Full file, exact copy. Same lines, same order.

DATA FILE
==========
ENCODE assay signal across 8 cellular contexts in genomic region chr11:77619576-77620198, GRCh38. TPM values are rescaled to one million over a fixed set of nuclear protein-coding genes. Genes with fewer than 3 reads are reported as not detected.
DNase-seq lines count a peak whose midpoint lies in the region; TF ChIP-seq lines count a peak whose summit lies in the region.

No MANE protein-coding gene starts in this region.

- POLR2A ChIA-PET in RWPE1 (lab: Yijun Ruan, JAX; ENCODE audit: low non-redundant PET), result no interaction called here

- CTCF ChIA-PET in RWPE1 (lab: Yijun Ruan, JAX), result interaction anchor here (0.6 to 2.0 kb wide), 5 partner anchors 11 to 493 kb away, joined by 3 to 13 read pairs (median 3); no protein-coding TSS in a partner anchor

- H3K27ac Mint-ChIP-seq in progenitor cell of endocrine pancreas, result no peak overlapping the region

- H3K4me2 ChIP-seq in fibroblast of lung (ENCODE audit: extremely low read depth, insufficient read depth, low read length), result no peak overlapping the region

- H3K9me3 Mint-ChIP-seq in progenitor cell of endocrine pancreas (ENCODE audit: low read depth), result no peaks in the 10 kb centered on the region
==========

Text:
ENCODE assay signal across 8 cellular contexts in genomic region chr11:77619576-77620198, GRCh38. TPM values are rescaled to one million over a fixed set of nuclear protein-coding genes. Genes with fewer than 3 reads are reported as not detected.
DNase-seq lines count a peak whose midpoint lies in the region; TF ChIP-seq lines count a peak whose summit lies in the region.

No MANE protein-coding gene starts in this region.

- POLR2A ChIA-PET in RWPE1 (lab: Yijun Ruan, JAX; ENCODE audit: low non-redundant PET), result no interaction called here

- CTCF ChIA-PET in RWPE1 (lab: Yijun Ruan, JAX), result interaction anchor here (0.6 to 2.0 kb wide), 5 partner anchors 11 to 493 kb away, joined by 3 to 13 read pairs (median 3); no protein-coding TSS in a partner anchor

- H3K27ac Mint-ChIP-seq in progenitor cell of endocrine pancreas, result no peak overlapping the region

- H3K4me2 ChIP-seq in fibroblast of lung (ENCODE audit: extremely low read depth, insufficient read depth, low read length), result no peak overlapping the region

- H3K9me3 Mint-ChIP-seq in progenitor cell of endocrine pancreas (ENCODE audit: low read depth), result no peaks in the 10 kb centered on the region